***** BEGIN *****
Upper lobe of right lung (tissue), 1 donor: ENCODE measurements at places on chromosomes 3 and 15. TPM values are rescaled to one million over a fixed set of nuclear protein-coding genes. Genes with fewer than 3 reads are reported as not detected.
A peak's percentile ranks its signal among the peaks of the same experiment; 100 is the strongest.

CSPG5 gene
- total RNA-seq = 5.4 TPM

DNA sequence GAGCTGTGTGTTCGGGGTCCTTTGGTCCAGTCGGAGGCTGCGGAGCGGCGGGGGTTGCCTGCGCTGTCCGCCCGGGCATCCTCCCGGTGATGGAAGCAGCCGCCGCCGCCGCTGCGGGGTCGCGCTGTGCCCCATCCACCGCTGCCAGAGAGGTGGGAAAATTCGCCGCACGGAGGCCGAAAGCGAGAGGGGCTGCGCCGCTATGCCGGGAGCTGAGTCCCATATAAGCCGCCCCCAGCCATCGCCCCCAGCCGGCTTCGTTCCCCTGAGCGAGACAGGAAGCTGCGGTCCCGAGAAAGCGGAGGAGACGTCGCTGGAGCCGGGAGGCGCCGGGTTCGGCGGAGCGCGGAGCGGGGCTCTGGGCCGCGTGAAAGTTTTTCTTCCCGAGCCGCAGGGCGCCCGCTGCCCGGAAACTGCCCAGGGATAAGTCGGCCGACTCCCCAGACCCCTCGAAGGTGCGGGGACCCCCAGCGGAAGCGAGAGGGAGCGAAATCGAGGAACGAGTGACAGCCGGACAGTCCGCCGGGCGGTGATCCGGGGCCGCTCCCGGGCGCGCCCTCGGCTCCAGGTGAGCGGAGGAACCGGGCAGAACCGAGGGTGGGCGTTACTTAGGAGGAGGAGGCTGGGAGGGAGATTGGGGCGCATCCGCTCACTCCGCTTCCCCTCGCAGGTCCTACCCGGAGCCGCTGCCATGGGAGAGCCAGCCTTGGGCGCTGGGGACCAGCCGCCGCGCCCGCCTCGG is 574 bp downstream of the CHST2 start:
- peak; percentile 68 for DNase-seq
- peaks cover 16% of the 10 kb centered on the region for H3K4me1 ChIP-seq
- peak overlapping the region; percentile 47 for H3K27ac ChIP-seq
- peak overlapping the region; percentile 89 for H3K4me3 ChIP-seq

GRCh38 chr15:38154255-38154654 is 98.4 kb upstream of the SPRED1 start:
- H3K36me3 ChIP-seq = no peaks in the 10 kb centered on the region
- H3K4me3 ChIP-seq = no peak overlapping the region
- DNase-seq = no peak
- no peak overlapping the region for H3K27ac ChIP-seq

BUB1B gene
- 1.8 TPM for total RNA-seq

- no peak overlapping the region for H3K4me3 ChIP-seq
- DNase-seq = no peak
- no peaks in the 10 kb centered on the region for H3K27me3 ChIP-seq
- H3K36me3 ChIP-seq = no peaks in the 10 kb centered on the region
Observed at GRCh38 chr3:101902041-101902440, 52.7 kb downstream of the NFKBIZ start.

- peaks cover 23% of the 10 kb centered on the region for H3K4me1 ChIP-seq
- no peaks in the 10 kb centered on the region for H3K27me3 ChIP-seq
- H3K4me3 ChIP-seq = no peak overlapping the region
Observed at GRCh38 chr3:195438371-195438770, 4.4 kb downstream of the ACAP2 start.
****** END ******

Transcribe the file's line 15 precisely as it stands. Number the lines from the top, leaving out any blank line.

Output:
BUB1B gene